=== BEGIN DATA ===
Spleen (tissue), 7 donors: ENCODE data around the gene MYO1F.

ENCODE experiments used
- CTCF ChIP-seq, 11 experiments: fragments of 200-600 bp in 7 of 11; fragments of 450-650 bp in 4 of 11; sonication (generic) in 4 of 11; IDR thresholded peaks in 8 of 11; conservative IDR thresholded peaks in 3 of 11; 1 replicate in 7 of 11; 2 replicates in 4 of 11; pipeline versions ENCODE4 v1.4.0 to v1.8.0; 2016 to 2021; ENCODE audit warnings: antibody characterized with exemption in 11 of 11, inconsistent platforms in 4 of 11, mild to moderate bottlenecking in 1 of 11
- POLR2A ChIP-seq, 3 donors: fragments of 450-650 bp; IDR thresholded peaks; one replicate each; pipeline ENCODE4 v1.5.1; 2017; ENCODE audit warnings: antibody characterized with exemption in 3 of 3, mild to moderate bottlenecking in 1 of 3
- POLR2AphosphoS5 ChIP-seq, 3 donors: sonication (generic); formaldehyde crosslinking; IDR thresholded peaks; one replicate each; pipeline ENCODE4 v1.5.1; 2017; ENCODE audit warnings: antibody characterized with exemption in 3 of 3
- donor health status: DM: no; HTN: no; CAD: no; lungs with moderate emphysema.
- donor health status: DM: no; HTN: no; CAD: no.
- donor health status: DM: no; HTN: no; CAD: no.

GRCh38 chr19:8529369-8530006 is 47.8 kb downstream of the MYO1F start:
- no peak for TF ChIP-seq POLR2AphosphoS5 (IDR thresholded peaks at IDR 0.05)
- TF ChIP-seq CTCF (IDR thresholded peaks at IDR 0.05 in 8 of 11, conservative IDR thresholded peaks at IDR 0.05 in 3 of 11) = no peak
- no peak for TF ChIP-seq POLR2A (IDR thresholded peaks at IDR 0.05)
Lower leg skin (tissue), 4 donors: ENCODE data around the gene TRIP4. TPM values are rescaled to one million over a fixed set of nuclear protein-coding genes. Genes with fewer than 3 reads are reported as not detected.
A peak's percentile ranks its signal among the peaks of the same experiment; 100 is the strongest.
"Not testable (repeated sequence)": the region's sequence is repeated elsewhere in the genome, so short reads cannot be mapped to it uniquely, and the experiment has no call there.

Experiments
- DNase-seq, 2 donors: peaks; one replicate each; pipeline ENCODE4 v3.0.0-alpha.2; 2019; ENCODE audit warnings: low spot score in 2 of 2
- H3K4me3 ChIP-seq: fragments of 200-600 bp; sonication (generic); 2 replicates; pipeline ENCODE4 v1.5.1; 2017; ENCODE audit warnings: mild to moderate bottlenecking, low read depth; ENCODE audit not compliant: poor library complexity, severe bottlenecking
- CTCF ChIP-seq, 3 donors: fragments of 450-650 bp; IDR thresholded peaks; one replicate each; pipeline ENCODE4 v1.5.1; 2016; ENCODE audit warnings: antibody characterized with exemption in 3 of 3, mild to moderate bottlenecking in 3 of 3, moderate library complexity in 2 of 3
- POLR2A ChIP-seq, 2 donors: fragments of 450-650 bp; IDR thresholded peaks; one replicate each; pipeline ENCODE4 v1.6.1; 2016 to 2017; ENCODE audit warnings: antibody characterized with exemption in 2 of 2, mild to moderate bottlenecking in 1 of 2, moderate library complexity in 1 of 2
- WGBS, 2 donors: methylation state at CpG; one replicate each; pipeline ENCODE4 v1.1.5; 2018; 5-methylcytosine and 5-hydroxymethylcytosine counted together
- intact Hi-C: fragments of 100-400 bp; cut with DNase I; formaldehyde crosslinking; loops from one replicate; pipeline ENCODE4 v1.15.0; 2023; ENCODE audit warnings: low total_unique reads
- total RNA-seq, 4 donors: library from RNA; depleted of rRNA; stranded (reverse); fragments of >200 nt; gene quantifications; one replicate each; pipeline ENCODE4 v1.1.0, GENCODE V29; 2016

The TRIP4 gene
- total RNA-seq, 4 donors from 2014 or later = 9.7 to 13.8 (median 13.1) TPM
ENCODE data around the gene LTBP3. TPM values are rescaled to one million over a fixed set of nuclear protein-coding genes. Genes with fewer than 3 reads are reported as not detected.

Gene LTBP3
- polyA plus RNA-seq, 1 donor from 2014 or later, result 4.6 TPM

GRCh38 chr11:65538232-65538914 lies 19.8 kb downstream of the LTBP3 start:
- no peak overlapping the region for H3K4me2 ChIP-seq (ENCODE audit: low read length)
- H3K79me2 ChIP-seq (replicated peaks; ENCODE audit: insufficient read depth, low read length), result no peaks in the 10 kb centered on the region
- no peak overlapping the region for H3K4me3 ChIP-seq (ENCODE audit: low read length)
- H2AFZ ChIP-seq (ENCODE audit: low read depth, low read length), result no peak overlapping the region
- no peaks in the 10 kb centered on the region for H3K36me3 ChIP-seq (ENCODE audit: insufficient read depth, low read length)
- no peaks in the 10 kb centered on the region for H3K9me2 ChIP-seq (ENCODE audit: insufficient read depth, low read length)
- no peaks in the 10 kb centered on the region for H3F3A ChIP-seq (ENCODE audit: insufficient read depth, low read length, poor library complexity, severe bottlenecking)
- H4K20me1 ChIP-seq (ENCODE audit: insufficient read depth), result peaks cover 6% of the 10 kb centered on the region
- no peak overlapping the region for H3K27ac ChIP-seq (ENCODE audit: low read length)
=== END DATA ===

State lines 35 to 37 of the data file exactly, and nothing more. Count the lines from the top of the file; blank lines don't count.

- no peaks in the 10 kb centered on the region for H3K9me2 ChIP-seq (ENCODE audit: insufficient read depth, low read length)
- no peaks in the 10 kb centered on the region for H3F3A ChIP-seq (ENCODE audit: insufficient read depth, low read length, poor library complexity, severe bottlenecking)
- H4K20me1 ChIP-seq (ENCODE audit: insufficient read depth), result peaks cover 6% of the 10 kb centered on the region